Putting these two ideas together paints a picture of why a planet is able to maintain an atmosphere for a long time, or why a planet loses most of its atmosphere very quickly.

    A hotter planet (closer to the sun) will have a hotter atmosphere. Incoming solar wind and other forms of radiation also add energy to the molecules of the atmosphere, and sometimes even break bigger molecules into smaller ones (smaller molecules move faster than big ones). When the heat makes the molecules go faster than the escape velocity of the planet, the planet loses atmosphere. In order to retain a gas in it's atmosphere, the velocity of the gas (size and temperature) should be much smaller than the escape velocity of the planet. I've read that the escape velocity of the planet must be something like 4 to 10 times the speed of the gas molecules, or the molecules slip off into space.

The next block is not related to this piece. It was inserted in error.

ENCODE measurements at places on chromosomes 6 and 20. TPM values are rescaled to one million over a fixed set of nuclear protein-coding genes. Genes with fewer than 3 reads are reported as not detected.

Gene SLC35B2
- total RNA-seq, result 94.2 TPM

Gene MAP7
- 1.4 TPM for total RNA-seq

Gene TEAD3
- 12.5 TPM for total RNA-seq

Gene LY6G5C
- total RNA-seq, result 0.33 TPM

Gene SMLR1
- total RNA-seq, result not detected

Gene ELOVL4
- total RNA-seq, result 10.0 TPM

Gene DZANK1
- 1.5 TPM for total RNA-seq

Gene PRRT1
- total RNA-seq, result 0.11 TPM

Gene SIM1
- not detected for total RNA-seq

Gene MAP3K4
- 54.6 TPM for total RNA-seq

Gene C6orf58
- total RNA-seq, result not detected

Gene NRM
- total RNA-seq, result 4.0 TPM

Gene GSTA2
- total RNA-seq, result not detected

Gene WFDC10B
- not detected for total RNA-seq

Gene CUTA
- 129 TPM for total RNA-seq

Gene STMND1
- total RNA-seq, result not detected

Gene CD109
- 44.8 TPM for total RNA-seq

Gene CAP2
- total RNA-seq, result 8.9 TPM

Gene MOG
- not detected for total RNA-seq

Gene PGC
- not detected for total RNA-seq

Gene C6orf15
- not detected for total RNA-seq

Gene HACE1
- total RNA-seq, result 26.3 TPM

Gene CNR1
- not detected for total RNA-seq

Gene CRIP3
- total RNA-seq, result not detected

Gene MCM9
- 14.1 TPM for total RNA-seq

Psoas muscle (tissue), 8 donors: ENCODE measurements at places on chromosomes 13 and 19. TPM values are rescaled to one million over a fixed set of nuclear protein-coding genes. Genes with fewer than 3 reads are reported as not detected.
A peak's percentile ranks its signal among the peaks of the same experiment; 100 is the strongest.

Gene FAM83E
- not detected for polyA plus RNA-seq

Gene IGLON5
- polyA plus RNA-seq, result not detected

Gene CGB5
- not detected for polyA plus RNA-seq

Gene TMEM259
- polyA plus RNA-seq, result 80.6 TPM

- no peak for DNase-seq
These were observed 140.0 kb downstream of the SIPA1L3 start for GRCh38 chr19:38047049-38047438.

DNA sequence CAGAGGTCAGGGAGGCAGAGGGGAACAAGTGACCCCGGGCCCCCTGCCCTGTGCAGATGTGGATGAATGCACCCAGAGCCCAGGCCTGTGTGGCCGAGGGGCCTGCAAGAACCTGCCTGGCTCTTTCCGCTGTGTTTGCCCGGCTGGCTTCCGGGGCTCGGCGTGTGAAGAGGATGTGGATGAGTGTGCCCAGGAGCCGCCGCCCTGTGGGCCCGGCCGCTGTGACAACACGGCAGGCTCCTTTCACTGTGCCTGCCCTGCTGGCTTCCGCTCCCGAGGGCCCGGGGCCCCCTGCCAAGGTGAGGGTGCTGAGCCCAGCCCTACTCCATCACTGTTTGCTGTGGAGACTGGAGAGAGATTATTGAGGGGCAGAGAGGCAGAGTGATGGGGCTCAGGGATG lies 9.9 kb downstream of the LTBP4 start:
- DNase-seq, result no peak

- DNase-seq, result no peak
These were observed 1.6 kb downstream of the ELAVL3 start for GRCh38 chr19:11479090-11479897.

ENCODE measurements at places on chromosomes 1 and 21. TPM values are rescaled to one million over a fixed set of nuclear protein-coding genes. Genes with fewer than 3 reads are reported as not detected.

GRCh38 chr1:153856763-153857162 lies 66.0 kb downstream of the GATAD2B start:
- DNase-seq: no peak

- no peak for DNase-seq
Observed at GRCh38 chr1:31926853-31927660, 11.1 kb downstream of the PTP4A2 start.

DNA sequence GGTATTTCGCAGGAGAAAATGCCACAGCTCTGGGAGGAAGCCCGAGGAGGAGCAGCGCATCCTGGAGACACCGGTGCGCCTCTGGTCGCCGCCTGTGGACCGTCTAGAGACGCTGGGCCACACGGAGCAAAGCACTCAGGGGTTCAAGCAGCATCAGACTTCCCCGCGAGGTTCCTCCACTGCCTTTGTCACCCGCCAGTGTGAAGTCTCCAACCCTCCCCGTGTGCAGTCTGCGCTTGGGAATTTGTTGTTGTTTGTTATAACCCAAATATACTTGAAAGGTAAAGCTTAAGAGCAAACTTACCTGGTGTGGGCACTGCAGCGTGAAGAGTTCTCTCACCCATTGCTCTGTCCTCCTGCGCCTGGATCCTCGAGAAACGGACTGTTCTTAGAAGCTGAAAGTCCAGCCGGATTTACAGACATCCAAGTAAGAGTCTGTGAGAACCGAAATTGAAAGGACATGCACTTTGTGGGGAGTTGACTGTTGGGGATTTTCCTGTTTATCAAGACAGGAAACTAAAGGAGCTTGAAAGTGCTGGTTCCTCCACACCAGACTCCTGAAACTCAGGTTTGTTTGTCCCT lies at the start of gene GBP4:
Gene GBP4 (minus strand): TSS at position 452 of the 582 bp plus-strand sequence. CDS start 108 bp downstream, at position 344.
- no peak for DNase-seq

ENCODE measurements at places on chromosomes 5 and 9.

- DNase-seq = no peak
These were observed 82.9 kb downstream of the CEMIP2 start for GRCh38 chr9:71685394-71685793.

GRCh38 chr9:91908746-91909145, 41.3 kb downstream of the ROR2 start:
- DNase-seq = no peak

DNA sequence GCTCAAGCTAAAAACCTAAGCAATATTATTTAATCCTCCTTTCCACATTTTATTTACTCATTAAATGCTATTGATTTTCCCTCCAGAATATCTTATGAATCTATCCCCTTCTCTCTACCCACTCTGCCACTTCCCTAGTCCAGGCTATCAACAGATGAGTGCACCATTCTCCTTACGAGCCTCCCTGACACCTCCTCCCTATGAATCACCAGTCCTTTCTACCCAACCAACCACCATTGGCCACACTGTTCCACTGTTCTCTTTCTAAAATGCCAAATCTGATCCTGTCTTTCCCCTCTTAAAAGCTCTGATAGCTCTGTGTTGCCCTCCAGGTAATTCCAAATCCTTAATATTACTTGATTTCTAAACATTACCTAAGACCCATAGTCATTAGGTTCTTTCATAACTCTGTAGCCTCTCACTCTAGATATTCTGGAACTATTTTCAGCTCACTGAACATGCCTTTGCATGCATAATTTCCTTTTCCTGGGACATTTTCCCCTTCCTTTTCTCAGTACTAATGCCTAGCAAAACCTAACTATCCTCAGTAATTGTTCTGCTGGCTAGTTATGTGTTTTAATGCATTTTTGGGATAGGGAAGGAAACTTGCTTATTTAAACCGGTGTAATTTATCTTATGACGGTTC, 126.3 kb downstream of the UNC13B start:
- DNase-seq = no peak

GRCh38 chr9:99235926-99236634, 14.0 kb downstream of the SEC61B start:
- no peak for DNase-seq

This is simplistic, though. Adding heat will cause faster leaking, and cooling things down will cause less. There are many factors, and yes, the magnetosphere is definitely one. By blocking a lot of radiation and particles from the solar wind, Earth's magnetosphere protects it's atmosphere.

    Hope this helps! (and anybody feel free to correct me if I goofed explaining)
     
  16. Dec 19, 2011 #15
    Important quibble, with the exception of Mercury, none of the inner planets get any longwave radiation (heat) from the Sun.

    The heat comes from shortwave radiation being absorbed and re-emmited by the surface of the planet.

    Yes, planets closer in get more intense shortwave radiation, which can result in more heating.

    Interestingly, this cannot exceed the black body heat, so Venus's heat is still a mystery.
     
  17. Dec 19, 2011 #16

    Drakkith

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    Aren't those wavelengths filtered out by the atmosphere also converted into heat?
     
  18. Dec 20, 2011 #17